• Wednesday, April 17, 2024
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Rising debt service cost threatens Nigeria’s repayment ability – PwC

Six charities get N7.5m from PwC’s initiative

Nigeria’s rising debt service cost may affect the country’s debt servicing ability, credit rating outlook and borrowing cost, a new report by PwC Nigeria has said.

In its latest 2024 Nigeria Economic Outlook report, the professional services firm projected that debt service could rise from N8.25 trillion in 2024 to N9.3 trillion in 2025 and further to N11.1 trillion in 2026.

“With a high debt servicing to revenue ratio, the government aims to increase domestic debt in 2024 to meet its deficit funding requirements,” the report said.

It said the shift towards more domestic borrowing could impact the private sector, as government credit constitutes 37 percent of net domestic credit, which saw a 28 percent increase from January to September 2023.

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“Additionally, Nigeria grapples with a low domestic credit-to-GDP ratio of 12 percent in the first quarter of 2023, lagging behind countries like South Africa, Egypt, and Morocco.”

Authors of the report also highlighted that the country’s deficit has grown by 370 percent from 2015 to 2023, which has led to a high debt and debt servicing profile.

“Though debt stock to GDP is comparatively low at 37.1 percent, the debt servicing to revenue ratio remains high at 124 percent as of the first half of 2023. In 2024, the government aims to reduce the budget deficit to around 3.9 percent (N9.18 trillion) of GDP, down from 6.1 percent in 2023, through reduced spending,” they said.

Over the past nine years, the actual cost of servicing debt has been more than the budgeted amount.

BusinessDay analysis of the available data from the Budget Office of the Federation and BudgIT, a Nigerian civic organisation, shows that it rose to N5.79 trillion in the first nine months of last year from N908.9 billion in the same period of 2015

Adeola Adenikinju, professor of economics and president of the Nigerian Economic Society, said much of the country’s debt is not spent on things that can pay for themselves or can lead to capital for development.

“You will find out in the future that we will be depicting what is available for the future generation to finance the debt that we have incurred in the past,” he said.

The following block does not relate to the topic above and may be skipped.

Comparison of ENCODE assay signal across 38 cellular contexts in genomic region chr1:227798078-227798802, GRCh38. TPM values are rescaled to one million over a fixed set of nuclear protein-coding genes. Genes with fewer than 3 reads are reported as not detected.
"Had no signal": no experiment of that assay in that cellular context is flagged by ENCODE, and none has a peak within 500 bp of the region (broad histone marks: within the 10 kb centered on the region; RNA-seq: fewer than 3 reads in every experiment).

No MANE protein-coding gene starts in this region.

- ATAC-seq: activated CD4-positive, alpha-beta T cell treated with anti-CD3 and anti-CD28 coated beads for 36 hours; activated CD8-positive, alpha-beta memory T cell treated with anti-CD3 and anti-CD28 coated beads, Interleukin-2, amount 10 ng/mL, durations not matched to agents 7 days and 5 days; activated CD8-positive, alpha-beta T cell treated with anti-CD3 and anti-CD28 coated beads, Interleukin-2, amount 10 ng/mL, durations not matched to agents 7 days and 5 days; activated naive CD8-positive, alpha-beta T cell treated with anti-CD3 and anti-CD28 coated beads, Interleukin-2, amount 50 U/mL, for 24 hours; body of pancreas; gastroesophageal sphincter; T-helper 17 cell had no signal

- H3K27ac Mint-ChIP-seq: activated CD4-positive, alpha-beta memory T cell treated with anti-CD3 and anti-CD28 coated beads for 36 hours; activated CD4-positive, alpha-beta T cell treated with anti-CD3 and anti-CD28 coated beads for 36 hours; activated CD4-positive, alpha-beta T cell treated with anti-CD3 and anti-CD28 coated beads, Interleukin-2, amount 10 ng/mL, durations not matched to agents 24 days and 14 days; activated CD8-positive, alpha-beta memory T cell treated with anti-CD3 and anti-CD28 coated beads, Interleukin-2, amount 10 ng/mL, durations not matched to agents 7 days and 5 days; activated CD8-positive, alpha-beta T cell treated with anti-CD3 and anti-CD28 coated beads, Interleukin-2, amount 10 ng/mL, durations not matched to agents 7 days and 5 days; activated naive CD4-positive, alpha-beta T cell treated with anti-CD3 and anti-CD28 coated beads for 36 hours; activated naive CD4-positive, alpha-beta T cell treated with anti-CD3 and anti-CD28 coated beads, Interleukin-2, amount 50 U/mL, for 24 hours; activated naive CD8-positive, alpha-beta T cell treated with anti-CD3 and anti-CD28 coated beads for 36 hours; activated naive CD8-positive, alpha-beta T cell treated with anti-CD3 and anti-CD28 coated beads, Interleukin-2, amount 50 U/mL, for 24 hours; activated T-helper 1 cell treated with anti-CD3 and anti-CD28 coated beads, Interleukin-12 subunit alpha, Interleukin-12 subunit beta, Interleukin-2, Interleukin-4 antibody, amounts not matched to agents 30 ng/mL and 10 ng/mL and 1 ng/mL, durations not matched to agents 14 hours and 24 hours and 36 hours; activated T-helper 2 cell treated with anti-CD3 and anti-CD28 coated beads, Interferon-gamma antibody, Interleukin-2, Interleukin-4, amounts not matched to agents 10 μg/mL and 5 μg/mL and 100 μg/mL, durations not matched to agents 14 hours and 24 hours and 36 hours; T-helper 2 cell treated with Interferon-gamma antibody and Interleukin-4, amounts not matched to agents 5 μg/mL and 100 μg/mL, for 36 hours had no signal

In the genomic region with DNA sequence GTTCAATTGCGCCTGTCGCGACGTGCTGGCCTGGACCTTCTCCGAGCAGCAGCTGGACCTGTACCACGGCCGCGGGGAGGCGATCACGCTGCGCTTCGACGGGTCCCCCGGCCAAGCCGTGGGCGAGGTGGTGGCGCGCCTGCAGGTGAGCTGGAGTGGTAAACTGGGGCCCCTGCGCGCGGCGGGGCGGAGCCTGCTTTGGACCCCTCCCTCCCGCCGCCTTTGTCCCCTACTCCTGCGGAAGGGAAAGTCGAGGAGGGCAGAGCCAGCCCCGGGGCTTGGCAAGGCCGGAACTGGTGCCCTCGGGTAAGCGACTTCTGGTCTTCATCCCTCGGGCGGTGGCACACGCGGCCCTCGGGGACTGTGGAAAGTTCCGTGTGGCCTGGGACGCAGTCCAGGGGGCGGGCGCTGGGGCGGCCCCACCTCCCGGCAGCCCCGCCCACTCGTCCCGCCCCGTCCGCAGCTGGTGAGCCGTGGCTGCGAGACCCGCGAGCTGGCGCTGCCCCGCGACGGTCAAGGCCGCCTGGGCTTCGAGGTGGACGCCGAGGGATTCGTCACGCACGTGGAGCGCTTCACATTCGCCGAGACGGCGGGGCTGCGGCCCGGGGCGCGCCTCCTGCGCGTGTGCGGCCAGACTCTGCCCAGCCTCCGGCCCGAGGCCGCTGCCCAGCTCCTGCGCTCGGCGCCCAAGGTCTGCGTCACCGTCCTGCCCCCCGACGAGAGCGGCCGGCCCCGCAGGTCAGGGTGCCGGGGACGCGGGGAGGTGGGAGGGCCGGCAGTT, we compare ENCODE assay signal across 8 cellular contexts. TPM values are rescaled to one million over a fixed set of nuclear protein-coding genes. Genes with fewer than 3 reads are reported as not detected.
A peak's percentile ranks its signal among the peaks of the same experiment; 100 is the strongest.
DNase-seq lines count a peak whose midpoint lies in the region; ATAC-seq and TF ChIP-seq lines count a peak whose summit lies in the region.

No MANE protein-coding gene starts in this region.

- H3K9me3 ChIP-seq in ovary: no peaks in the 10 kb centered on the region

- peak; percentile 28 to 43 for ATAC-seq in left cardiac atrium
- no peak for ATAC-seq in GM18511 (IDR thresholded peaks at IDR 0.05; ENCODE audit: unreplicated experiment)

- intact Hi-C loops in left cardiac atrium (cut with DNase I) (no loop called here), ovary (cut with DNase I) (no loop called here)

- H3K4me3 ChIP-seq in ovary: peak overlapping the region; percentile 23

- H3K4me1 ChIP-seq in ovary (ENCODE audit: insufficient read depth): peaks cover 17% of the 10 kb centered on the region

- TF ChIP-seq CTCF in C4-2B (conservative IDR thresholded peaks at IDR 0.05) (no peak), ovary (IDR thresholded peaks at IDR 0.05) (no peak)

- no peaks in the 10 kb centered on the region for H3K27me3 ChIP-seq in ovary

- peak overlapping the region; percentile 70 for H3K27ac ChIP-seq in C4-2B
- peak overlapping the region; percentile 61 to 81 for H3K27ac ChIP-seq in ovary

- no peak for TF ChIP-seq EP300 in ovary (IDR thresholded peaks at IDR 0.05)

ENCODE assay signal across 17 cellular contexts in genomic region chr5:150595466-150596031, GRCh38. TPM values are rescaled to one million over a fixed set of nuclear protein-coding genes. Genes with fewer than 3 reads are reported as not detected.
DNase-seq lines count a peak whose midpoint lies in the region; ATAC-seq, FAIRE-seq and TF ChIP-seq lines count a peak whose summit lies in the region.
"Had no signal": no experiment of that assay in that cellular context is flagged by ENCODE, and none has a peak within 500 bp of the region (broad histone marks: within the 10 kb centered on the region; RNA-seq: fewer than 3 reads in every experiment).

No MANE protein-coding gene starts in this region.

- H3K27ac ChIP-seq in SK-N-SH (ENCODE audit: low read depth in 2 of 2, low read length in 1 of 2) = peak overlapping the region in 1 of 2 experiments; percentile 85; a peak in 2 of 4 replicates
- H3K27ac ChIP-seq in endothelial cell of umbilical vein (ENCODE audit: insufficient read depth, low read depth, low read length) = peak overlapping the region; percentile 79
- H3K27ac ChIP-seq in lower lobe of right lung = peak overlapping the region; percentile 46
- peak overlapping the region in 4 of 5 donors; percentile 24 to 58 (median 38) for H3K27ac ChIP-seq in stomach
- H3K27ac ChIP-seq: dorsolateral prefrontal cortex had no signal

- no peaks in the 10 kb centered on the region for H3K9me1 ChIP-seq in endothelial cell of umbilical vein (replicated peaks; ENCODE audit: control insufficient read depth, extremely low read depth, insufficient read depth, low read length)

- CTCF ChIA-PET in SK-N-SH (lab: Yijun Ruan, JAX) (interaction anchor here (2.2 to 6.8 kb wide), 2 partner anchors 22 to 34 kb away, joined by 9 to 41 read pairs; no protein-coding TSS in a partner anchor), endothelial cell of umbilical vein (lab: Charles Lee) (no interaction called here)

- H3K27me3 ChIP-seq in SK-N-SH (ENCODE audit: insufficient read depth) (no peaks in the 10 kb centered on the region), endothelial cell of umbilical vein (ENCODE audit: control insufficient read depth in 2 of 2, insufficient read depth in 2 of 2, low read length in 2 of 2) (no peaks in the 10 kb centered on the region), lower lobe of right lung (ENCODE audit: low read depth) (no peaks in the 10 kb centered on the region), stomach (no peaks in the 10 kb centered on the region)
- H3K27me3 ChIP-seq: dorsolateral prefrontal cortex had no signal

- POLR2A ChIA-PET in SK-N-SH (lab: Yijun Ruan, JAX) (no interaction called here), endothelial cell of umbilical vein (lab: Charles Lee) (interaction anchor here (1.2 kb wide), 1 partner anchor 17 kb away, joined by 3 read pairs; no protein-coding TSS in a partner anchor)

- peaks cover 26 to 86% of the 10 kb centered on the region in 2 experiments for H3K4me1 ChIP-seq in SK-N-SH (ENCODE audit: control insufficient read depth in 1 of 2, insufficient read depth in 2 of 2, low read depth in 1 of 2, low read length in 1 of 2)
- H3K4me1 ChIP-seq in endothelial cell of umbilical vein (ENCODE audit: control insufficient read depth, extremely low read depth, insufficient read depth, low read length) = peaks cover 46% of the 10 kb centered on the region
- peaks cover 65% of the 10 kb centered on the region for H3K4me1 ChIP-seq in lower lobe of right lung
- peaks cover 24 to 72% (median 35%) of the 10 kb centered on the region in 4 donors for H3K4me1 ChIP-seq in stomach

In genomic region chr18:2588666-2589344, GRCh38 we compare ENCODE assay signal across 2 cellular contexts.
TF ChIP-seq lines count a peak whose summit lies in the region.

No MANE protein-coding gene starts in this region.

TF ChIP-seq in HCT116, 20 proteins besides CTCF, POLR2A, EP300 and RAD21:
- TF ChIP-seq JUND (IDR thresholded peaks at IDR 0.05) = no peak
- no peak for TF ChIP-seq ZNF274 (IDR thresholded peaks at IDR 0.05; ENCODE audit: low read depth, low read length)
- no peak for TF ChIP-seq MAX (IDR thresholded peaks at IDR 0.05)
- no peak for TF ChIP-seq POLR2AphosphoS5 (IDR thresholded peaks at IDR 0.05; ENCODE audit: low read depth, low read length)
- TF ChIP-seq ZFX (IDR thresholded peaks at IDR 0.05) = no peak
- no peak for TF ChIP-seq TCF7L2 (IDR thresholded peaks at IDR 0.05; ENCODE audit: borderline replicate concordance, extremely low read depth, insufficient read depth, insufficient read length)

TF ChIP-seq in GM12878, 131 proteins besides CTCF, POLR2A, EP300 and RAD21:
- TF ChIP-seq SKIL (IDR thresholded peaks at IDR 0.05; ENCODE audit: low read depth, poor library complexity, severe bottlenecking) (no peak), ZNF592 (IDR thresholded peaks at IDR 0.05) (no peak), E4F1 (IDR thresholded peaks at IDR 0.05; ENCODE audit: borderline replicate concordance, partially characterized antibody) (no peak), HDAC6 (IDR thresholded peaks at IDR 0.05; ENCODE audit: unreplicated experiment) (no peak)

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Africa’s biggest economy has seen its public debt grow steadily to levels that have left many worried as government revenues remain low. Its debt-to-GDP ratio was increased from 25 percent to 40 percent in 2021.

Debt service costs gobbled up 96.3 percent of government revenue in 2022, up from 83.2 percent in the previous year, according to the World Bank.

As of September 2023, debt service was N5.66 trillion, representing 40 percent of aggregate expenditure and 64 percent of revenue, Atiku Bagudu, minister of budget and economic planning said while presenting the highlights of the 2024 budget proposal.

He said the debt service cost exceeded the budget by N1.68 trillion mainly due to interest on Ways and Means of N1.89 trillion and generally higher interest rates on borrowings.

The Debt Management Office said in September that the total public debt rose to N87.38 trillion in the second quarter of last year from N49.85 trillion in Q1. It increased to N87.91 trillion at the end of Q3.

A recent report by the United Nations titled ‘A world of debt’ said the growing burden to global prosperity has been translating into a substantial burden for developing countries due to limited access to financing, rising borrowing costs, currency devaluations and sluggish growth.

“Countries are facing the impossible choice of servicing their debt or serving their people. Today, 3.3 billion people live in countries that spend more on interest payments than on education or health. A world of debt disrupts prosperity for people and the planet,” it said.

The PwC report noted that an increase in debt concerns which has led to a lowering of credit ratings may lead to an increase in the cost of international funds.

“This may increase the demand pressure on forex to meet future FX debt service obligations. This is evident in the decline in capital importation from $24 billion in 2019 to $2.8 billion as of Q3 2023. However, an expected lower interest rate environment may balance this out,’” it said.

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The firm also revealed seven key trends shaping Nigeria’s economic trajectory in 2024.

It predicted that investors will be cautiously optimistic, consumers may likely adjust better to the evolving policy and macro realities and the country may witness improved sectoral development riding on reforms.

Others are evolving monetary policy stance to find the right framework and instruments to achieve price stability, undulating pathways to unlocking productivity in the economy, persisting vulnerability to external pressures with the potential of ‘shocks’ and executing fiscal reforms by balancing ambition with budgetary implementation.

“We project a marginal decline in inflation and a 3.1 percent rise in Gross Domestic Product. Achieving sustainable growth in 2024 requires balancing ambitious fiscal reforms with effective budget implementation,” the report said.